The time investment necessary to rip a 1:1 copy for a large collection is not insignificant. I probably should setup raid + parity at some point but right now I'm only doing a clone of my stuff. I don't have bandwidth capacity at home to use any sort of cloud storage.

about 10 months ago

Free (Gratis) Version of Windows Could Be a Reality Soon

Jaktar Re:Kinda funny (392 comments)

You're not 100% right, but you're close.

Some guy at Microsoft named Paul Cook (yep, that guy), wrote this. Microsoft is simply doing the right thing in an effort to limit the spread of infections. They can see it's not legit, they just don't care.

about a year ago

Dead Reckoning For Your Car Eliminates GPS Dead Zones

Jaktar to the contrary (151 comments)

Contrary to the assertion in the story, I've never been there.

about a year ago

Ask Slashdot: Life After N900?

Jaktar Re:Who was your Highest Bidder? (303 comments)

Go back to my post and click the link to privacy policy.

Read the sections on "information we collect" then read the section on "information we share".

Those two sections are not mutually exclusive. The information collected is the same as the information they share. You already gave them permission to do so.

I'm not disputing the fact that they also setup API's to allow easier targeting for ads, that's also part of their business model. It's just not their ONLY business.

about a year ago

Ask Slashdot: Life After N900?

Jaktar Re:Who was your Highest Bidder? (303 comments)

From Google's Privacy Policy Page

With your consent

We will share personal information with companies, organizations or individuals outside of Google when we have your consent to do so. We require opt-in consent for the sharing of any sensitive personal information..

So Google does "share" data with advertisers as part of their money stream. A very specific subset is opt-in, but everything else is opt-out. If services get updated and you're not careful, you can miss an opt-out. See Privacy and Copyright Protection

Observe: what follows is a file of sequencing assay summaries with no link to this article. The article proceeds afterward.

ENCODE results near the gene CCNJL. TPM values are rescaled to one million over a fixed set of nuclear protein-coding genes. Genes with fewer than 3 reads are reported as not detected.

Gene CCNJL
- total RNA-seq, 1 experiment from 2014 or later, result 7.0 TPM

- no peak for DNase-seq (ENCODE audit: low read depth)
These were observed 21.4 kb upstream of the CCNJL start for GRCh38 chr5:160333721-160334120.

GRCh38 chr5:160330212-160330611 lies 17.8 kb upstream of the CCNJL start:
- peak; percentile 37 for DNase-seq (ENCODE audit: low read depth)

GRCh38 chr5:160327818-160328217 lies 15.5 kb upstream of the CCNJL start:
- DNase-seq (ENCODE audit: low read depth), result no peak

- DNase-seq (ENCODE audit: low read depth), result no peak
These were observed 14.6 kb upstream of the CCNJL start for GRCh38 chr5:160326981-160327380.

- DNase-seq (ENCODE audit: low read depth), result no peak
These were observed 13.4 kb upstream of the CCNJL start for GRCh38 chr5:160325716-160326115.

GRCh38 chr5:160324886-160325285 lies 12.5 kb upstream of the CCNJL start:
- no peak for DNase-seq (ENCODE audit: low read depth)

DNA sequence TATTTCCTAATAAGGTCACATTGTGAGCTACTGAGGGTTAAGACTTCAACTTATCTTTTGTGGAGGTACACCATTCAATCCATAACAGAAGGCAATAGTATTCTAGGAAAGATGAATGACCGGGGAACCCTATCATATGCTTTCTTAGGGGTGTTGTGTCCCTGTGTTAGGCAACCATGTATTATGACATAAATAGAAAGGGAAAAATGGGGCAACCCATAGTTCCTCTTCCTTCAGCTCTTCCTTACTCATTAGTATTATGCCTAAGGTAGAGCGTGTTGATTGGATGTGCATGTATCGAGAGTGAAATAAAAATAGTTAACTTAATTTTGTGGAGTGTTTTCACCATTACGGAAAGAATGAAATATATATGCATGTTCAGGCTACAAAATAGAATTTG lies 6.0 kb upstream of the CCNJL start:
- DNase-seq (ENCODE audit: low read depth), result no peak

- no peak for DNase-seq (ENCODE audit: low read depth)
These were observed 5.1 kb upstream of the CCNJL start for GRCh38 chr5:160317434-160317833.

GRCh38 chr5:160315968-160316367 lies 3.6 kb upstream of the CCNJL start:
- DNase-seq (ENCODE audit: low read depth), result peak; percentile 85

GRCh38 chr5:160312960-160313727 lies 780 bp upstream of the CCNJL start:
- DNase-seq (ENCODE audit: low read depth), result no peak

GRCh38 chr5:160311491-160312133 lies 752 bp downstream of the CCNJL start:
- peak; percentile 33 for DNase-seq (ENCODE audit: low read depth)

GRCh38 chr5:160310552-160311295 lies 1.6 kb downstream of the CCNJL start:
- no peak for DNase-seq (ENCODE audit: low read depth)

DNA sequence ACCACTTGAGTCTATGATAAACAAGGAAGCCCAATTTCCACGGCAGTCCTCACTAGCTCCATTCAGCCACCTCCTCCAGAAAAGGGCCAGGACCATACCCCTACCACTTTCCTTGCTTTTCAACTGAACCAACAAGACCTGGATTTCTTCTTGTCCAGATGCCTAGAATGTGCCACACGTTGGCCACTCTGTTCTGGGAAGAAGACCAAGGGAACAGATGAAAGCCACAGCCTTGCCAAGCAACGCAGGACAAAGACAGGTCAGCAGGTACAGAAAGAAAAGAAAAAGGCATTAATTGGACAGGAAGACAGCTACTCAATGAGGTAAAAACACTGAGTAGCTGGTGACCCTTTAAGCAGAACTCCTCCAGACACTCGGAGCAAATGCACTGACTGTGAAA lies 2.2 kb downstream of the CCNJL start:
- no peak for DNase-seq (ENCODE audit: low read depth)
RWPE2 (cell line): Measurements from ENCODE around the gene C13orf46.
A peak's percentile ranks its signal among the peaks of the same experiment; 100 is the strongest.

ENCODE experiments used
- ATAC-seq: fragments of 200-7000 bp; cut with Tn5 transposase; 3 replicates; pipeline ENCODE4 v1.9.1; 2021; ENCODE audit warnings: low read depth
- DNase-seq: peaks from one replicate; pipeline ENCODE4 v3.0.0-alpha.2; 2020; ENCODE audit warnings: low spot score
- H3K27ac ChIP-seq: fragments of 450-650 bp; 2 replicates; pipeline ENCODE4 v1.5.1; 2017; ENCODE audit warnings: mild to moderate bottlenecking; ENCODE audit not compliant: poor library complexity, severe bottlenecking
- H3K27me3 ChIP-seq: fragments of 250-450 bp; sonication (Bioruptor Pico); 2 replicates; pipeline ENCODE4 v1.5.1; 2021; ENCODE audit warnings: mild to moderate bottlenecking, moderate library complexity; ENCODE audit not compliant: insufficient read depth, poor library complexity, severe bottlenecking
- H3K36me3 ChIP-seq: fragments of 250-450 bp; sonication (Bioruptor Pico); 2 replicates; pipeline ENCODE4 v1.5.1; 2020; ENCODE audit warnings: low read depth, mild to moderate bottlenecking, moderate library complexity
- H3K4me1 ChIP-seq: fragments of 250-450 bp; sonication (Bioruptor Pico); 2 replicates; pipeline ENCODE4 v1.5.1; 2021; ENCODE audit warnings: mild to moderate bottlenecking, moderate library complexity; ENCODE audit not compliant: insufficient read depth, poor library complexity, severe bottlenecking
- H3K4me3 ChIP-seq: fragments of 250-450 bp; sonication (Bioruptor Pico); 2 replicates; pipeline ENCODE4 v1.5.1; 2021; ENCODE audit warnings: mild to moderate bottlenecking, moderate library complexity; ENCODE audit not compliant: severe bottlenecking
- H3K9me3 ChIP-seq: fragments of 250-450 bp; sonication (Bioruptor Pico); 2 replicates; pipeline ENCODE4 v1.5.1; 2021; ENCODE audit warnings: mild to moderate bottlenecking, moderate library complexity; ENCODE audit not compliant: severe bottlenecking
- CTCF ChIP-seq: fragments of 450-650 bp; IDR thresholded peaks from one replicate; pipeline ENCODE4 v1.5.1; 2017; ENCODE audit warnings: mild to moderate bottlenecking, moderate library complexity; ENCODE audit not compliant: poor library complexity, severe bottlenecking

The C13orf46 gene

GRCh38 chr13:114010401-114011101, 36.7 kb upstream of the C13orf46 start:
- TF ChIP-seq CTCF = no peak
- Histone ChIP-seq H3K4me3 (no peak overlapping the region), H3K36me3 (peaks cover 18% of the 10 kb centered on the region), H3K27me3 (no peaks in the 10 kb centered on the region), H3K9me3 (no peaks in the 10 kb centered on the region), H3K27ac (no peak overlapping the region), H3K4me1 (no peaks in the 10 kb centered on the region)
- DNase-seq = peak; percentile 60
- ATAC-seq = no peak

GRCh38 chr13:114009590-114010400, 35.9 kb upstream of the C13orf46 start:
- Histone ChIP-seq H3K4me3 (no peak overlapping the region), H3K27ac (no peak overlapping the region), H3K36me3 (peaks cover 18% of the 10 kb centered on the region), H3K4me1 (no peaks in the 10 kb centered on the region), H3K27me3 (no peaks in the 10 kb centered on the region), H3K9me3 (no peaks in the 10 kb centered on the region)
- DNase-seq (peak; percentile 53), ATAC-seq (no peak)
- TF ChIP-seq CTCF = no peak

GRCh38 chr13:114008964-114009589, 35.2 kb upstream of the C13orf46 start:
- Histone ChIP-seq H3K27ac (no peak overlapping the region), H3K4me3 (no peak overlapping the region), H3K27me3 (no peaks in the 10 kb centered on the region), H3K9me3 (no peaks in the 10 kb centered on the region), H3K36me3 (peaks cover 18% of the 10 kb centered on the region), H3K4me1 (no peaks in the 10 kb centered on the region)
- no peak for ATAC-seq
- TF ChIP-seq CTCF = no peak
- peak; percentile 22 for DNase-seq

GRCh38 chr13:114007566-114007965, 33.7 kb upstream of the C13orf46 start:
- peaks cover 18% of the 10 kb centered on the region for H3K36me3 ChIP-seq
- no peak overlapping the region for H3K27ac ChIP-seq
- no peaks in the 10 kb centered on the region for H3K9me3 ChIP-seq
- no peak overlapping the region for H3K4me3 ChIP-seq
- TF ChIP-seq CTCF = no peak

I'm not sure how anyone can read that and not understand that they're selling your data. They're just calling it sharing. Everything in the EULA you already agreed to in order for you to use a Google service grants them the permission they need.

1 year,1 day

Ask Slashdot: What To Do With Misdirected Email?

Jaktar Re:Use more dots.... (388 comments)

This is exactly what I was going to bring up. I use the form (full_name_no_periods)@gmail for regular things. Any other variation is set to filter to spam.

1 year,16 days

US Justice Blocks Implementation of ACA Contraceptive Mandate

Jaktar Re:All or nothing (903 comments)

You're assuming there are no medical conditions that are treated with birth control. Women I've known have had Polycystic Ovarian Syndrome (PCOS) or endometriosis, both of which can be treated with long term birth control.

The total lifetime cost of paying for treatment is not insubstantial.

1 year,26 days

Chromebooks Have a Lucrative Year; Should WinTel Be Worried?

Jaktar Re:Online banking and other financial activities ? (321 comments)

I would be fine using my own Windows machines (I have an 8.1, a 7, and a Vista at home), so yes. In the last few years, all of the compromises to my credit cards have been due to improper server admin somewhere in the "cloud", the latest being Target.